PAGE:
Modeling dispersion and deposition of smoke generated from chemical fires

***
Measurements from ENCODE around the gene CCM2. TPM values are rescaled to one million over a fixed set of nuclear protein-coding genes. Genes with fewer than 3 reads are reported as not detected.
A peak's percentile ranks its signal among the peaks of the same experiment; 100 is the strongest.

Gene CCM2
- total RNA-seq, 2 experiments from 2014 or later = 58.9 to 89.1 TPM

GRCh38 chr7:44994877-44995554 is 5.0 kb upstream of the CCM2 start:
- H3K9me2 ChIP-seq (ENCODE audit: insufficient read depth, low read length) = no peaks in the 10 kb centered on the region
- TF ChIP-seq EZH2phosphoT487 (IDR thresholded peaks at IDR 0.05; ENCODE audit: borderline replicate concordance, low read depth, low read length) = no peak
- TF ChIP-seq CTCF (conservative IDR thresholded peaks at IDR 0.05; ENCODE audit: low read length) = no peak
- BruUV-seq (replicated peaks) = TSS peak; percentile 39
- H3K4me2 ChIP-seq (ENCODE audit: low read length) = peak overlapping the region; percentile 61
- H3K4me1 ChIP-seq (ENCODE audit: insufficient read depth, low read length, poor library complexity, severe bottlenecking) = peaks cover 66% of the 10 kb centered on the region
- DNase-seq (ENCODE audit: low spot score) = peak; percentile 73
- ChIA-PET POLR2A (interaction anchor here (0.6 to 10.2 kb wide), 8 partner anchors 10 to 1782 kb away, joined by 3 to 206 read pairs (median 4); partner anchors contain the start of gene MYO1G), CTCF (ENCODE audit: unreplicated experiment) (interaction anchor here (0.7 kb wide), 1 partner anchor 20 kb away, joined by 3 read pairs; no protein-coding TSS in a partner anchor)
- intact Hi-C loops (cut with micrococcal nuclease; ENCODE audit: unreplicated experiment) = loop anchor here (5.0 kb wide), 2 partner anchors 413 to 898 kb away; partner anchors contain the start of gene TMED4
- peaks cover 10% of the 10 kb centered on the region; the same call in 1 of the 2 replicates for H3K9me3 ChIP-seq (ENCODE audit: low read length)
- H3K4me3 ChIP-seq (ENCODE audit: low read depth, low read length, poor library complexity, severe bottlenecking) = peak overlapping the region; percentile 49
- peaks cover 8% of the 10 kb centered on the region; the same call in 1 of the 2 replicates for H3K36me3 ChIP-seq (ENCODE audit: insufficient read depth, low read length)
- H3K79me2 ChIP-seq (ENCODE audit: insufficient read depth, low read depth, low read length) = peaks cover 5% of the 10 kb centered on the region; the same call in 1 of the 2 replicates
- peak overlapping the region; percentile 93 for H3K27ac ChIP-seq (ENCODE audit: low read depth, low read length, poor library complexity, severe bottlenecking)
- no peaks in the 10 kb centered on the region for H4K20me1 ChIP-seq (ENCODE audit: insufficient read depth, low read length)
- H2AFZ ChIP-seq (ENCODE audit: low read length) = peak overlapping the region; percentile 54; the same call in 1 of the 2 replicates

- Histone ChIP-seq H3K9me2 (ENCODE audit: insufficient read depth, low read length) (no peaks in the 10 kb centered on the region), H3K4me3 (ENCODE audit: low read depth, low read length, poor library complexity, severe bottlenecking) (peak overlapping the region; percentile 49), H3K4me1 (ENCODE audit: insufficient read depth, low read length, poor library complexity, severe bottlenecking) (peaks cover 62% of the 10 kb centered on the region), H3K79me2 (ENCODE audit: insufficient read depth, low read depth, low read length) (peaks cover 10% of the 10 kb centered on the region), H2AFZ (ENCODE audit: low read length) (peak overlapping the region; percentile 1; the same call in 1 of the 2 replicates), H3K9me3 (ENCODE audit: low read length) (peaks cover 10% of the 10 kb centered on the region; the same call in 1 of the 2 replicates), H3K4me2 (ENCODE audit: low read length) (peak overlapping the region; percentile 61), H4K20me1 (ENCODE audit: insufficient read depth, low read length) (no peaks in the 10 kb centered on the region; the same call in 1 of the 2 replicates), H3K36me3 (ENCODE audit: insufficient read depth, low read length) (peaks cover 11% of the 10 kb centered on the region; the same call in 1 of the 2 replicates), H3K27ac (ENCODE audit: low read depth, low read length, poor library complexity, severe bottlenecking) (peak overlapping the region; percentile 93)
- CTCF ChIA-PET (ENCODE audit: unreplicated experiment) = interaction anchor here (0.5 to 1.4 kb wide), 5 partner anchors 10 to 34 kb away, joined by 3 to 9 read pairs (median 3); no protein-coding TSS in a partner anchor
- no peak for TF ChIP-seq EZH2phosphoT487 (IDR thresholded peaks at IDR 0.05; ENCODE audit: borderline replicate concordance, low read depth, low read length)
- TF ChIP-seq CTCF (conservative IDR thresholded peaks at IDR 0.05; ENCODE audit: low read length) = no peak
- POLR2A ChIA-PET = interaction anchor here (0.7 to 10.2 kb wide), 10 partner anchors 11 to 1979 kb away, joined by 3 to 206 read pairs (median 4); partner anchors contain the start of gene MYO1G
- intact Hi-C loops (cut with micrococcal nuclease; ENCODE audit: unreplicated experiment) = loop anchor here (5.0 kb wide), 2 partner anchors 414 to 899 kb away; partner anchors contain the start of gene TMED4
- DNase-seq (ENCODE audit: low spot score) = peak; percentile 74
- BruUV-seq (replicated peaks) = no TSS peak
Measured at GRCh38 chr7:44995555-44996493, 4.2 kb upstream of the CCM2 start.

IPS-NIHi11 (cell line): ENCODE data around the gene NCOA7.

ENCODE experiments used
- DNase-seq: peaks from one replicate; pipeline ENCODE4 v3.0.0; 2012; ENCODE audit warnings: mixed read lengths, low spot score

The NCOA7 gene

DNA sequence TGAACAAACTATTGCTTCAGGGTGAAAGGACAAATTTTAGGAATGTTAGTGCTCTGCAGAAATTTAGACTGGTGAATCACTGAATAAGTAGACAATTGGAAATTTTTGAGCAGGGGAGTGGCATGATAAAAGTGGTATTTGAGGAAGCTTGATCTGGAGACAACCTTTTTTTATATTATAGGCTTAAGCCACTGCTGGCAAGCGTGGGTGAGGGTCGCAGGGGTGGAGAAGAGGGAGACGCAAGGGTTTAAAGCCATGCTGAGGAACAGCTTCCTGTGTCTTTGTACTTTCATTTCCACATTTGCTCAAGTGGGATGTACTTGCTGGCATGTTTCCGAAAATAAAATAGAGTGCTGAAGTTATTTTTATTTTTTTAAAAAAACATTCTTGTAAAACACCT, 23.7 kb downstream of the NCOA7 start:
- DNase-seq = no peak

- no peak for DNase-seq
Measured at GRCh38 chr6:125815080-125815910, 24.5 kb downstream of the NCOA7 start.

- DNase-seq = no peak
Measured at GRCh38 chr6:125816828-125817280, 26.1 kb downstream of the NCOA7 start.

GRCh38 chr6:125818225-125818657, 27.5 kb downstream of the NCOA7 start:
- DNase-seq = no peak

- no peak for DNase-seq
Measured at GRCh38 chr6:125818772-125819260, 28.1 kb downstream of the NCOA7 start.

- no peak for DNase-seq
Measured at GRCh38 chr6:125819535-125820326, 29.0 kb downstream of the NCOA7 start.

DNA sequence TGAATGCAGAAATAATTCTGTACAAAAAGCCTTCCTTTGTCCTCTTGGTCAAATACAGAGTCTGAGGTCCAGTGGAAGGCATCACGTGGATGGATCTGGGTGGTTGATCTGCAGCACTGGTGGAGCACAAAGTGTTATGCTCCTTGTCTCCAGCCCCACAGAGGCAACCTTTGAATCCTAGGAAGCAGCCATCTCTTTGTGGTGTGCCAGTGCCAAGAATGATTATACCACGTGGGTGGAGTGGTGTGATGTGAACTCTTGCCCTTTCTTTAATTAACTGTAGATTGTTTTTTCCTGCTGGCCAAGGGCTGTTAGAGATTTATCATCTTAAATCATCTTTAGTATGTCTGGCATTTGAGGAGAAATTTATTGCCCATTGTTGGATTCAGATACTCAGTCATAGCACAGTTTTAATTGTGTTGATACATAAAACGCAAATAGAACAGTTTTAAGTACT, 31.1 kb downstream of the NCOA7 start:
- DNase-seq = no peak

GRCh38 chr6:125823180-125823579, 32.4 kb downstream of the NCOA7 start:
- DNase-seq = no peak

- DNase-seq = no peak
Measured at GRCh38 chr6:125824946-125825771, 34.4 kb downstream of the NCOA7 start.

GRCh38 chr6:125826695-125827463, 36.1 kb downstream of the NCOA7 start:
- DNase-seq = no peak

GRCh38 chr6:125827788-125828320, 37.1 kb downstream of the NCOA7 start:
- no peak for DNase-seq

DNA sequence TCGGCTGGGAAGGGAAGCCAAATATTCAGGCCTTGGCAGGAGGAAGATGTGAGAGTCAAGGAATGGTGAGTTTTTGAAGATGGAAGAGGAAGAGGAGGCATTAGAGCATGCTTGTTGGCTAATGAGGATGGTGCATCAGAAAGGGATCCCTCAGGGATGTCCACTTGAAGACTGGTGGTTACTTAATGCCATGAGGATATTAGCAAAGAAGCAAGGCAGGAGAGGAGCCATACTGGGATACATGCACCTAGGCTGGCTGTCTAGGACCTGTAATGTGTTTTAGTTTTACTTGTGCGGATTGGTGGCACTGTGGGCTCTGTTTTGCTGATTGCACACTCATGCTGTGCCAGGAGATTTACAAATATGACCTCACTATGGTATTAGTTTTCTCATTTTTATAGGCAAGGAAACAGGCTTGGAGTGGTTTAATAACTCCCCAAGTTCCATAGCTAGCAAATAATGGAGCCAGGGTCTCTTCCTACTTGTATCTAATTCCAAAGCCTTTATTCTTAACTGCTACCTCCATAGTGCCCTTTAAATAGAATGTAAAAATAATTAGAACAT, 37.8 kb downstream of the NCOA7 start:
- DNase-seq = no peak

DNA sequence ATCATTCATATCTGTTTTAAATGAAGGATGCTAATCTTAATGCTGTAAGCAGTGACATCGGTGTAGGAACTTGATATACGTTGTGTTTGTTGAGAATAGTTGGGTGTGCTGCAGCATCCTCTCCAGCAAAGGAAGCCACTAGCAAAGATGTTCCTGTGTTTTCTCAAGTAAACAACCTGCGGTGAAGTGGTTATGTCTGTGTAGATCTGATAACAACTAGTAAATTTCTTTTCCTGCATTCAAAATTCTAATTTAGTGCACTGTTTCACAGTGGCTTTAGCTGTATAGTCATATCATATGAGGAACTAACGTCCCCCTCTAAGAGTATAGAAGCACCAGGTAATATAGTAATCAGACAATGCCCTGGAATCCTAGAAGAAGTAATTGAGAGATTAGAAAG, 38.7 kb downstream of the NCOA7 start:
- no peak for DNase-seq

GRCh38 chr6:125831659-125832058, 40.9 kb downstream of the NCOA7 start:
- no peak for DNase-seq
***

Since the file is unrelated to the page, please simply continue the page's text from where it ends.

Smoke is a mixture of toxic gases and suspended particulate matter of solids and liquids that evolves from a fire of flammable materials. This article presents real-time consequence modeling to track the concentration of individual species in smoke as well as its soot deposition. In the modeling process presented, the burning rate or vapor mass is fed into a combustion model in which the combustion of products has been identified and quantified along with the temperature of the fire. The output of the combustion model is the smoke that will be dispersed into the ambient. The fire geometry, which depends on the type of fire (e.g., pool or flare), is identified. A dispersion model with the capability of determining particulate deposition is then used for tracking the smoke plume. The combustion model provides the composition of the toxic species present in the smoke: carbon monoxide, halogen acids, organic and inorganic irritants, and soot, and their quantities as the air-to fuel ratio is changed. The end product is an excellent what-if analysis tool for responders. For example, it provides the ability to determine whether to ignite or when to ignite a flammable, toxic release by comparing their consequences. © 2011 American Institute of Chemical Engineers Process Saf Prog, 2011